Prof. DAUM: Well, there wasn't that much fuss about his most famous line in his speech - Mr. Gorbachev, tear down this wall. Many ridiculized(ph) Ronald Reagan. Many dismissed Ronald Reagan. Many actually disliked, if not hated, Ronald Reagan exactly for what he represented. The interesting thing is it was his second visit as president to Berlin. He had already been there as president in 1982.

And already in 1982 he raised that question - why is that wall there. And he actually came up with this metaphor. He said, if I had one question to raise to the Soviet leaders, I would write it down, put it in a bottle, throw it over the wall and ask them why is that wall there. So he certainly was sincerely and honestly appalled by the wall. And if we look into his speeches, his statements both prior to his visits to Berlin, he was probably more worried about that than most West Berliners were because West Berliners had gotten used to the wall. This discrepancy continued, actually, to prevent the Germans from truly appreciating Ronald Reagan's line until the wall came down.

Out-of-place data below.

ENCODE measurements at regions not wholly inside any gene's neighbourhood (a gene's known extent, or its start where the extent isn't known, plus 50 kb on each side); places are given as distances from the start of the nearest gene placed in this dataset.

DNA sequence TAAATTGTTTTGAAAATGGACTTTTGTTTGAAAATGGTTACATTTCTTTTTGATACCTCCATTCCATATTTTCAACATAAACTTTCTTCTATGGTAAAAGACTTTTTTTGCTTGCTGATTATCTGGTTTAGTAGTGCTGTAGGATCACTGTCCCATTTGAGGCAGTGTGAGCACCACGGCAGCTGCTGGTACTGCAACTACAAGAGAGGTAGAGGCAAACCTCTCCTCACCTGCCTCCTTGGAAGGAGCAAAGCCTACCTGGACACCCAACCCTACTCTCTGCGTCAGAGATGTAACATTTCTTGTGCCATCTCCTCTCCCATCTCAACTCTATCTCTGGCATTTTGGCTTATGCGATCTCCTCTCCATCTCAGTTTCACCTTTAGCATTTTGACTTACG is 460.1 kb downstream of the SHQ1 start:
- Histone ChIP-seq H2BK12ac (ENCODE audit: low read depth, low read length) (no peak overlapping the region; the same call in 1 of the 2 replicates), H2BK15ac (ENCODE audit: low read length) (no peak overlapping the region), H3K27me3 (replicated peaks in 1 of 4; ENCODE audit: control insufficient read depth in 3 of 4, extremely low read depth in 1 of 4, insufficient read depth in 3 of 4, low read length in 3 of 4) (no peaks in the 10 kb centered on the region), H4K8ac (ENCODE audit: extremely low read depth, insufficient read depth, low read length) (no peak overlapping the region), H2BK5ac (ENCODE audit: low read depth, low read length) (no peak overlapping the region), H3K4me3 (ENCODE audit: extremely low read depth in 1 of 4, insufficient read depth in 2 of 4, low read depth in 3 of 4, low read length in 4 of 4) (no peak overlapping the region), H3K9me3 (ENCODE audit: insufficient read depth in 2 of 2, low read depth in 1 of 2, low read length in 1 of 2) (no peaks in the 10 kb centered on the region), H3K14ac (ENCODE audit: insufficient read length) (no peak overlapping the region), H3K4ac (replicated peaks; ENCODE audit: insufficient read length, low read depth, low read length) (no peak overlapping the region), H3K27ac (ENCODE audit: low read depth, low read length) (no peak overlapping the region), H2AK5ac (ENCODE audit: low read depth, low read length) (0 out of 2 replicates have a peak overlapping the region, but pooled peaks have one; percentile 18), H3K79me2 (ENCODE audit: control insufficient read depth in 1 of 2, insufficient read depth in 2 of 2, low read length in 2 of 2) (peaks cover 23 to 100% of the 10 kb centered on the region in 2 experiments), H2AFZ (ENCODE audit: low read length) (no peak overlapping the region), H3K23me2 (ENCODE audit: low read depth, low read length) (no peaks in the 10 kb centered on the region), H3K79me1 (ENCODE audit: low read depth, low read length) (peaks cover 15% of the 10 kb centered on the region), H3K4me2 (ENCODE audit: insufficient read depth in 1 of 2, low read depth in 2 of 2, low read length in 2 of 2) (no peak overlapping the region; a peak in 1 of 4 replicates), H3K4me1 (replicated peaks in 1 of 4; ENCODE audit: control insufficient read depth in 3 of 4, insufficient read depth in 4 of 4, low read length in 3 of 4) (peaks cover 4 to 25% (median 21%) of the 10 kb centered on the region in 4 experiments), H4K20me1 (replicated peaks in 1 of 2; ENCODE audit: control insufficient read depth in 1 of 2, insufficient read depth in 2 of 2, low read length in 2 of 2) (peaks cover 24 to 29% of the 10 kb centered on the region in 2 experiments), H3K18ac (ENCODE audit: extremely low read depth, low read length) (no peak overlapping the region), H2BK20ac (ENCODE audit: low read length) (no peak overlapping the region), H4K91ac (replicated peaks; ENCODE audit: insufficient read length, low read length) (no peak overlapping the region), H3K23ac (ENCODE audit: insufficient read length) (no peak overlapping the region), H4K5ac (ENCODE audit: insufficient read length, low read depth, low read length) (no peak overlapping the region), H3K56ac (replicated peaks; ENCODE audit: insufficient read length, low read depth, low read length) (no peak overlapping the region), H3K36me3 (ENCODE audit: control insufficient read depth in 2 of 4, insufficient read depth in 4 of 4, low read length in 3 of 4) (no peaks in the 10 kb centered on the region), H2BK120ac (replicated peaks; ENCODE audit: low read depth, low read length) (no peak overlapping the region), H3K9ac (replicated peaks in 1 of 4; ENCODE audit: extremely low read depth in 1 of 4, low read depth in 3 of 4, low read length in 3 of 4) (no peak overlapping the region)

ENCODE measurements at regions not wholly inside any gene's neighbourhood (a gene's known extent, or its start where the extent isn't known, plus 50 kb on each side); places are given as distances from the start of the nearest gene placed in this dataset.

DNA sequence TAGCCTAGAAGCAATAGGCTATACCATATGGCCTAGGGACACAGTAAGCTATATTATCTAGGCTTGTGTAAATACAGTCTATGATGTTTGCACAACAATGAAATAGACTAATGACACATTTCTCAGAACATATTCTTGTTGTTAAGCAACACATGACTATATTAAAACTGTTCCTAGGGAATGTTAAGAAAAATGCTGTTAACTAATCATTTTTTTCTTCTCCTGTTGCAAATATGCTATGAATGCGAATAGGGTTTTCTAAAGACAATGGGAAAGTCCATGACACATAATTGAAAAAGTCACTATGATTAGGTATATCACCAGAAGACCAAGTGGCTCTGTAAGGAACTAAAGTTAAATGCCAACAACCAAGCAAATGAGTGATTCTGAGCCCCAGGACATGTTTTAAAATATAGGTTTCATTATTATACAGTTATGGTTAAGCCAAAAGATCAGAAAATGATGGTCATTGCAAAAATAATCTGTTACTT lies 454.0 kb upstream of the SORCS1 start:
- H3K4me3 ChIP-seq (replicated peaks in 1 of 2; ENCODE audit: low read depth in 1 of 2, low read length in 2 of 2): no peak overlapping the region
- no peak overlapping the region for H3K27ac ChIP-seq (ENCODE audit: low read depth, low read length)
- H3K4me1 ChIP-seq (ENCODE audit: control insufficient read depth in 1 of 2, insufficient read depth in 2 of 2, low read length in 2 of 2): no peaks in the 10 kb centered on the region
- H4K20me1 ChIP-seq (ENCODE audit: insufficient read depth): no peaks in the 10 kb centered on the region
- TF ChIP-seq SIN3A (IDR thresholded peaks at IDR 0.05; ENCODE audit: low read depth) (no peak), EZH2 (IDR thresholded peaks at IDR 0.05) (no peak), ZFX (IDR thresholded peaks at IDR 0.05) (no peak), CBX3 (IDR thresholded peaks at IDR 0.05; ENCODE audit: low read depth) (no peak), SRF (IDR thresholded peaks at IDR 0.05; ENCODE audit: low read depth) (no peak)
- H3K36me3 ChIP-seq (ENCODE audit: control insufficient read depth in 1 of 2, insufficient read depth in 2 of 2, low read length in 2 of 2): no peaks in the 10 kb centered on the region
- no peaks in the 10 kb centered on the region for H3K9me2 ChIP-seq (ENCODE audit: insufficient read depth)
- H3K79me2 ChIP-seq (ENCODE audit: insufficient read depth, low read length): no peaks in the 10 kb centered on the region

BLOCK: At the same time, you can hear the crowd in extended jubilation when those words are spoken. They cheer and cheer and cheer.

Prof. DAUM: Well, they were hand-picked.

(Soundbite of laughter)

Prof. DAUM: There were about 20,000 people in front of the Brandenburg Gate - nothing, almost nothing compared to the over 400,000 that John F. Kennedy spoke to. These were people who were Reagan supporters.

BLOCK: Now it's 21 years on now since the Ronald Reagan speech, and Barack Obama will be speaking in Berlin on Thursday. What's the symbolism, do you think, of Obama speaking in Germany now without this great, unify idea behind him that both Presidents Kennedy and President Reagan had?